- Test your website to see if any sensitive data is revealed through the most common attack methods. Hackers often grab information by trying the following techniques, which include banner grabbing, spidering the site, google dorking, and port scanning. Hackers use those methods in order to gather information as to how they can hack your site. If you're unsure of how to perform these tests, this is a good place to ask for help from a professional.
There is no singular way you can secure your servers, however, the more techniques you employ, the more difficult your data will be to grab. This is called "defense in depth" by cybersecurity experts. You may not be able to stop every hack, but you can slow them down by making your system more robust. For a more detailed list of advice on secure servers, you can reference this comprehensive list from rackaid.
7. Use proper access rules. Access rules are the way you can control how users and systems communicate with outside networks and systems. There are several basic rules that should be put in place to maintain a high level of security.
- Give the fewest privileges possible: Modules should only be able to access the information and resources that are necessary for their specific purpose.
- Deny undefined users and anonymous accounts: Limiting access to "good users" who you know and trust can help limit leaks.
- Enforce unsuccessful login limits. A good way to prevent or discourage brute force attacks is by suspending or delaying access to accounts that hit a certain number of failed logins.
These are all elements that should be considered when your system is first being designed. This will help protect your network from the start, rather than having to go back and implement security protocols only after realizing that your system isn't secure.
8. Never leave a system open to the internet without requiring authorization. A lot of easily accessible programs were designed to be used internally within a secure network. Their purpose is to be implemented into a specific system, which means that they aren't equipped with many of the above protocols by default. Many are still accessed from the outside, posing a security risk. To lower this risk, it's best to make sure they are configured without outside access unless it's absolutely necessary.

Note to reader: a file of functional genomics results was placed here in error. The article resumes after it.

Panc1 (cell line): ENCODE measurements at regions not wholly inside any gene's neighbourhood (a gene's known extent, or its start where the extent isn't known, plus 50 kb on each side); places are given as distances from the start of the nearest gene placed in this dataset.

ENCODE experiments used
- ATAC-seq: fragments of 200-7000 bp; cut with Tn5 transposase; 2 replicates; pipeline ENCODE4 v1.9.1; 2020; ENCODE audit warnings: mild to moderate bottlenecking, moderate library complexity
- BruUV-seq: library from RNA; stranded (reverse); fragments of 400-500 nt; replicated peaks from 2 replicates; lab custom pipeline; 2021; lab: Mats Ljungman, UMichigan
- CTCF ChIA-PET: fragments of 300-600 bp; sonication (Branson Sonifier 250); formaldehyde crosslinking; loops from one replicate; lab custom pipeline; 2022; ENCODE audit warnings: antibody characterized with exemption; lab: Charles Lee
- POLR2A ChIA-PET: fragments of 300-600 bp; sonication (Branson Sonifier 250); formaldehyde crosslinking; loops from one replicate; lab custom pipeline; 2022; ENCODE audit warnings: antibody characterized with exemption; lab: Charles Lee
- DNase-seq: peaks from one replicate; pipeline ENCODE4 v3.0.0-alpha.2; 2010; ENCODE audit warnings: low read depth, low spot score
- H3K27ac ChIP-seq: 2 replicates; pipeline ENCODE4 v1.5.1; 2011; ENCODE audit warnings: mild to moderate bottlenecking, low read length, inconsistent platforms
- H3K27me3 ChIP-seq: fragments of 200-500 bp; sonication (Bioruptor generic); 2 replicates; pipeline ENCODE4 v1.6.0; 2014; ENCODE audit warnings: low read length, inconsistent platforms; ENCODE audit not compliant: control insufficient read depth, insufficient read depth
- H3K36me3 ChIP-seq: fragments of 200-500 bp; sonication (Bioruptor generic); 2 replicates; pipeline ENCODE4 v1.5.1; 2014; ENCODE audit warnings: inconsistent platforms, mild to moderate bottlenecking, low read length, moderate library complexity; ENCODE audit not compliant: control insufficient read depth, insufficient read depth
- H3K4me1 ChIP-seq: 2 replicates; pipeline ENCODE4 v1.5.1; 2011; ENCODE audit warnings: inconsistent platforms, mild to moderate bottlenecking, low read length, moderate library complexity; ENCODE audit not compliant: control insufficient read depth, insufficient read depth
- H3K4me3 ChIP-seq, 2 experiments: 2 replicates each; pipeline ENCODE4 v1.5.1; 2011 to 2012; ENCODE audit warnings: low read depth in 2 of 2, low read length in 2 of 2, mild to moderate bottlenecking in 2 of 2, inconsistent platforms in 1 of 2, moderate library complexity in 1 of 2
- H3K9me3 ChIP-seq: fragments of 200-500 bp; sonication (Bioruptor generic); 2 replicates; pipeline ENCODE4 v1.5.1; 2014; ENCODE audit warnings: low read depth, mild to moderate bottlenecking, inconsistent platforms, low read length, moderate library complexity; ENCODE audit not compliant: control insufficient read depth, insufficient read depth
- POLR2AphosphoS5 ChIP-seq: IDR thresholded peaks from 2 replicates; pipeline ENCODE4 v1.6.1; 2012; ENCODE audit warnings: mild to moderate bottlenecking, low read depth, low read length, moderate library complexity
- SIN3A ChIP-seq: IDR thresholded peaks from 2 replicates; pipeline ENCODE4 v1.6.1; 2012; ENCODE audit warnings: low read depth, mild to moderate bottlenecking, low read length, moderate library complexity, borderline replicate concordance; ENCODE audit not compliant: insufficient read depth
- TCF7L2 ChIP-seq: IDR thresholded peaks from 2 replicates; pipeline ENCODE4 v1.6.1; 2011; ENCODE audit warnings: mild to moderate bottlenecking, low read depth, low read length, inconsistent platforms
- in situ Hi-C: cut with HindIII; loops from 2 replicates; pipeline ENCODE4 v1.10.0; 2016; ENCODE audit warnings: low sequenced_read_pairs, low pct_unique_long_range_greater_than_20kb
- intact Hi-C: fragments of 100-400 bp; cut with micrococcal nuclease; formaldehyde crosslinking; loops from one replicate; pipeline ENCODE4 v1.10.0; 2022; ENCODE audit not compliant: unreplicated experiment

9. Use a VPN: In conjunction with the steps above, VPNs help protect your data in a number of ways. A good VPN will use its own private servers, so your data isn't exposed to public channels that can be easily exploited. They also encrypt any data traveling between your device and a server. That way, even if there is a leak, your activity will have an added layer of protection. For more information on how to choose a VPN for your business, we've published a helpful guide.
10. Research potential vulnerabilities on your own. The above steps are just the basics when it comes to keeping your system secure. You'll want to continue reading up on subjects such as new exploits and attack vectors. New research on how to find leaks is published regularly. The best way to secure your system is to be aware of the potential threats to your security, even when they may not seem immediately related to your system.
Having your website hacked or experiencing a database leak can be devastating to your business. When even the top companies have been victims of foreign hacking, it's important to be aware of the possible vulnerabilities in your own system. It's easier to start from scratch with a secure system than to go back and clean up after your protocols are already set. Moreover, if your system wasn't secure from the start, you may not know that you experienced a data breach.
While securing your system may seem like a daunting task, each step that you take makes a difference. You may want to employ a professional to help you implement these suggestions. Hacking techniques are always changing, so be sure to stay up to date on the security measures you've put in place. Being aware is always the best place to start. This guide will just help you to continue to lower your risk of exposure.